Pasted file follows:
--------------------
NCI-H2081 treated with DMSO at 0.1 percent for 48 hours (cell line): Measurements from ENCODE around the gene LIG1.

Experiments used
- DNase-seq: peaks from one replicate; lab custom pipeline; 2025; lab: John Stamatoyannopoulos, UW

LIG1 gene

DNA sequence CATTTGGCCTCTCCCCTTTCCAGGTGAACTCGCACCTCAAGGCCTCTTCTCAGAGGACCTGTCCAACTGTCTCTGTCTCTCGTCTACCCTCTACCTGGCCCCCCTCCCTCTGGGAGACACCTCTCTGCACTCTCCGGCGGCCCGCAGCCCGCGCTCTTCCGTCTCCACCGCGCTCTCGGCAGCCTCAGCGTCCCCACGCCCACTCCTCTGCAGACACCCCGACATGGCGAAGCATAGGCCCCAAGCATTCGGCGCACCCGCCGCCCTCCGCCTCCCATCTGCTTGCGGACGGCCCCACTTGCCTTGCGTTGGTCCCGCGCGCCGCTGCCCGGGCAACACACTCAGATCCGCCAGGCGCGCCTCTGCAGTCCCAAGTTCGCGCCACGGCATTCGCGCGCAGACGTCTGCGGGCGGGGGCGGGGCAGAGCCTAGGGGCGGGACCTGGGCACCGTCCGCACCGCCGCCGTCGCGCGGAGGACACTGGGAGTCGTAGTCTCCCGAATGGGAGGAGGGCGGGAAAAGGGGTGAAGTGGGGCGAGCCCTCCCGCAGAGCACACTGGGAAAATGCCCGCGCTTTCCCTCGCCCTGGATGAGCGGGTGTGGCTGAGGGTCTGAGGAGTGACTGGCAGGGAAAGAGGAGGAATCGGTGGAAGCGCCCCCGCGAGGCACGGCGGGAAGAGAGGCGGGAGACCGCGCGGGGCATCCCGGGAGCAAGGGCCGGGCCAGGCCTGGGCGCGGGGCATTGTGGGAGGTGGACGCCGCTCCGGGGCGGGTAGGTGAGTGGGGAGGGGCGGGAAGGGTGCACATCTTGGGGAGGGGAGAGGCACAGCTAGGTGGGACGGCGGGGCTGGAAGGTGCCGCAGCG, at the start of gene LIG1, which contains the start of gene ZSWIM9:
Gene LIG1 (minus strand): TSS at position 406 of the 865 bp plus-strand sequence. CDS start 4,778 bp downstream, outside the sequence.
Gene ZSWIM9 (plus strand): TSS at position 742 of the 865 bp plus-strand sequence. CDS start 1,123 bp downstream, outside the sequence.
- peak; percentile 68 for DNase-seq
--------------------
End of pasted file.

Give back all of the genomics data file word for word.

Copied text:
NCI-H2081 treated with DMSO at 0.1 percent for 48 hours (cell line): Measurements from ENCODE around the gene LIG1.

Experiments used
- DNase-seq: peaks from one replicate; lab custom pipeline; 2025; lab: John Stamatoyannopoulos, UW

LIG1 gene

DNA sequence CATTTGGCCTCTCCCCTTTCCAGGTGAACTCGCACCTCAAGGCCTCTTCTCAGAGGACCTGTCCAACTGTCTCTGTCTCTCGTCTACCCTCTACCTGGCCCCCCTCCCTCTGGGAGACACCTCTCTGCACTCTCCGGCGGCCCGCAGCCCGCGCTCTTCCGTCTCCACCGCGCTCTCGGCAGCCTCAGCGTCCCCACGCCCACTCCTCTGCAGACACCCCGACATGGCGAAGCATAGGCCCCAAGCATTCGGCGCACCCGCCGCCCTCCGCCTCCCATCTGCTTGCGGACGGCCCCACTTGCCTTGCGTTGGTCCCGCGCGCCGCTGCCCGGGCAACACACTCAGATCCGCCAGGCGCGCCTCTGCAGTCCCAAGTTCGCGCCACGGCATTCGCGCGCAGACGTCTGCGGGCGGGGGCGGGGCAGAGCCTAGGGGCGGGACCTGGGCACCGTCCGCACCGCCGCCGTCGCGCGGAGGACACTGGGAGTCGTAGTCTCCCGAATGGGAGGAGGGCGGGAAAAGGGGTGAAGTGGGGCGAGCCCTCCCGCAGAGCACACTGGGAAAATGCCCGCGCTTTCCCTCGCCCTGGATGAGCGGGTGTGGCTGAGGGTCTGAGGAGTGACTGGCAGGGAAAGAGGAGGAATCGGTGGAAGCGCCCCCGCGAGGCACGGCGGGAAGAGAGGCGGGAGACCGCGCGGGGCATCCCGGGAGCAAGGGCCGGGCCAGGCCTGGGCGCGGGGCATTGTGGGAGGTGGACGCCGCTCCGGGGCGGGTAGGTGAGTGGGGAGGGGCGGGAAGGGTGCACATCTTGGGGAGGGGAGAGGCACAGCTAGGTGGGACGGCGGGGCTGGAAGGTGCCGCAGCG, at the start of gene LIG1, which contains the start of gene ZSWIM9:
Gene LIG1 (minus strand): TSS at position 406 of the 865 bp plus-strand sequence. CDS start 4,778 bp downstream, outside the sequence.
Gene ZSWIM9 (plus strand): TSS at position 742 of the 865 bp plus-strand sequence. CDS start 1,123 bp downstream, outside the sequence.
- peak; percentile 68 for DNase-seq